News reaches us from the Viva Tech conference that took place in Paris last week that a glorious tech trifecta of the world’s second largest company, Google, most esteemed consultancy, McKinsey, and start-up “factory” Rocket Internet are throwing their considerable weight behind a new awards ceremony which will take place at the Slush start-up conference, in Helsinki, on either the last day of November 2016 or the first day of December.
The Digital Top 50 Awards “have been created to recognise and award the Top 50 Digital Start-ups, Scale-ups and Tech for Social Impact in Europe”, the newly set up website proclaims, adding that “the name has been chosen because it’s clear, it’s uncomplicated and it’s accurate – exactly how our candidates should be presenting their fantastic business ideas!”
The winners across each category will be invited to Google’s IO event in California, receive free coaching and consulting from McKinsey and help with their fundraising efforts from Rocket.
Top B2B and B2C start-ups and “Tech for Social Impact” winners will also receive a cash prize of €50,000 each, whilst Scale-up winners will be allowed to attend an exclusive McKinsey leadership event and receive 1 month of support from one of Rocket Internet’s expert consultants. Every member of the top 50 will receive an invitation to Helsinki to attend the awards ceremony.
There are 5 categories in total; B2B start-ups, B2C start-ups, B2B scale-ups, B2C scale ups, and “Tech for Social Impact” companies.
The competition is being endorsed by EU commissioner Carlos Moedas as patron, and INSEAD will also provide support from an academic perspective.
For both B2C and B2B early stage entrants, start-ups must have been in existence for no more than 18 months, whilst growth entrants must have been in business for more than 18 months, and have average annualised growth in employees or turnover of more than 20% per annum. Companies with a valuation greater than €1 billion are forbidden from entering.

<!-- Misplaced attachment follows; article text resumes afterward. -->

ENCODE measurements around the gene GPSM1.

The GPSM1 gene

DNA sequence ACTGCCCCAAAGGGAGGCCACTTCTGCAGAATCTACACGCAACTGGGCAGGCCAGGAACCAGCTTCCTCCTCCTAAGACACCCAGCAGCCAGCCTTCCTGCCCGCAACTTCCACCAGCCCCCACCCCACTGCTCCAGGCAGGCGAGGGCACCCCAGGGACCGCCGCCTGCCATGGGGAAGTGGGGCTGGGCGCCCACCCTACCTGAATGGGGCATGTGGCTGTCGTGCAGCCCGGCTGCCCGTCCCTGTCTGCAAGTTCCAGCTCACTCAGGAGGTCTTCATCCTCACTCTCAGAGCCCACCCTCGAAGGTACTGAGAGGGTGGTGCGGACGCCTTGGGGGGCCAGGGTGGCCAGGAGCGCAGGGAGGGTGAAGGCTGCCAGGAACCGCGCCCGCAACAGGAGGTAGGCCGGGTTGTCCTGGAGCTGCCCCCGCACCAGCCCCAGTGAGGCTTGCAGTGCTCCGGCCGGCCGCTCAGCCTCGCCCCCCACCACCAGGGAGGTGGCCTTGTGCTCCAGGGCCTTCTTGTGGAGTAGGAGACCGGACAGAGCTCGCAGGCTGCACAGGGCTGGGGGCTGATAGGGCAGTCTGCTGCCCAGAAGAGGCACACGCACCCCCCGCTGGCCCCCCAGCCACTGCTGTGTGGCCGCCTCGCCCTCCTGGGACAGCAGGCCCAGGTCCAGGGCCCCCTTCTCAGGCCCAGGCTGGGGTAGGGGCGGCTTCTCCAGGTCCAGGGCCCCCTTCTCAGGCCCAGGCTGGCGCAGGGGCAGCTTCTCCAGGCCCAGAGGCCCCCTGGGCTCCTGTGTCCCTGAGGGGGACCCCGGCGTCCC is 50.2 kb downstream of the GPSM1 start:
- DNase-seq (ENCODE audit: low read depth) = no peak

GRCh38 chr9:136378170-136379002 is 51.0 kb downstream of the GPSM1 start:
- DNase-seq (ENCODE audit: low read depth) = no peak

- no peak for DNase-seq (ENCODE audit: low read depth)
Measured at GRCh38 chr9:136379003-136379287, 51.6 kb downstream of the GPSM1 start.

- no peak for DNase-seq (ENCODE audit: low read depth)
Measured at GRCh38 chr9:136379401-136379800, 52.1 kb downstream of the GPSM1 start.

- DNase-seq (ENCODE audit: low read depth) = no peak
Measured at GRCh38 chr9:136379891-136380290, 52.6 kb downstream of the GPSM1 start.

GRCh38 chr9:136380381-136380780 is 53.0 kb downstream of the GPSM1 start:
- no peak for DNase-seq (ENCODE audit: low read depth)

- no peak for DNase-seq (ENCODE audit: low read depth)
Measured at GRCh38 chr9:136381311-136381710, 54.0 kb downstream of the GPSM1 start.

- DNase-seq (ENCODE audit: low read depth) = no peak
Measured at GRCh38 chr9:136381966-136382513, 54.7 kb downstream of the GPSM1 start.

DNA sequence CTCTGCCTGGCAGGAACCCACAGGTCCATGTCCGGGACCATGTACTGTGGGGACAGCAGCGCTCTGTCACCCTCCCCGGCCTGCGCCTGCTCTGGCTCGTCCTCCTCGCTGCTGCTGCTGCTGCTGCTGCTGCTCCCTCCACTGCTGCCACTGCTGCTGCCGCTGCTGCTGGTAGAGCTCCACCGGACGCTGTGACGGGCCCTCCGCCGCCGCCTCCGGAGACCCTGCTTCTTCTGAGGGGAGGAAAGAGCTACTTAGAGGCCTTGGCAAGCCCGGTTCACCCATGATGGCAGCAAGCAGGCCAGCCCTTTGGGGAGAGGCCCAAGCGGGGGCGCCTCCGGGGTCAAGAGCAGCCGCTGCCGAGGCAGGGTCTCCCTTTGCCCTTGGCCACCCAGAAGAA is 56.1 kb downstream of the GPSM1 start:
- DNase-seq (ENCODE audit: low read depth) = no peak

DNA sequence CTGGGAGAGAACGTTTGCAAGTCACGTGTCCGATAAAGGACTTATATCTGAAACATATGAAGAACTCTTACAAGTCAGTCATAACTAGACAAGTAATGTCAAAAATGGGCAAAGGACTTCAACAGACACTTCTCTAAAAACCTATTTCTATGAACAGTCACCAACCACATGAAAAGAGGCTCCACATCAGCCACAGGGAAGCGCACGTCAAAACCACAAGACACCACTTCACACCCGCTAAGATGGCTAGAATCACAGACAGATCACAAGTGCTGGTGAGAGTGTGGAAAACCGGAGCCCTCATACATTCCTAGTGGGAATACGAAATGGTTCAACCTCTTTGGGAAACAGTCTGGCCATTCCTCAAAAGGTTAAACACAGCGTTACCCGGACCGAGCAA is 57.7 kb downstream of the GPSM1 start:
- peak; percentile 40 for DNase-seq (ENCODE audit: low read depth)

Tech for Social Impact entrants’ main goal must be the solving of a social problem which will have a lasting impact on society, the website states.
The application form is fairly comprehensive and includes open-ended questions such as “explain why you deserve to be a winner of the DT50s in less than 300 words”, and “What does success look like for your company, how will you measure it?”
The judging panel / jury will consist of “leading figures in tech, business, and academia, who will first whittle down the entrants to the final fifty who will be invited to travel to Helsinki where the overall winners will be announced.
Says Torsten Schuppe, Senior Director of Marketing EMEA at Google, “One of the really remarkable things about digital technology is that anyone with a great idea can use the power of the web to invent the future and launch the next big thing…we want to support even more European entrepreneur’s grow & scale their ideas into exciting new businesses – this is for everyone”.
Oliver Samwer, one of the 3 Samwer brothers who founded the original Rocket Internet, said “Europe’s tech scene is growing fast…the Digital Top 50 awards are a great chance for companies to raise money but also to get access to a large network of experience and industry relevant contacts.”
And Mckinsey Partner Karel Dörner added “entrepreneurial talent is a key source driving digitization in Europe. We connect you with leading industry experts and corporates, because it is time to make something big out of your idea and your talent.”
The awards are a sign, perhaps even a statement, that all is well within the European Tech Startup scene after disappointing Q2 2016 funding figures showed a dramatic year on year fall in overall funding from $4.3bn, to $2.8bn for the most recent quarter.
Traditionally, the Europas, organised by Tech Crunch, and held in London, has been the biggest tech awards ceremony in town, Tech’s equivalent of the Oscars, in an admittedly not particularly crowded field.
But now it’s Helsinki’s turn to host what looks to be, given the stakeholders, a serious challenger to the Europa’s crown, just as Helsinki itself, thanks to the potential ramifications of Brexit, represents a serious challenger to London’s crown as Europe’s biggest tech hub.
Thankfully, however, non EU entrants are welcome to apply for the award across all categories, if they are members of EFTA, the European Free Trade Area, which means the likes of Norway and Estonia, home of Skype and latterly Fleep.io, are free to apply.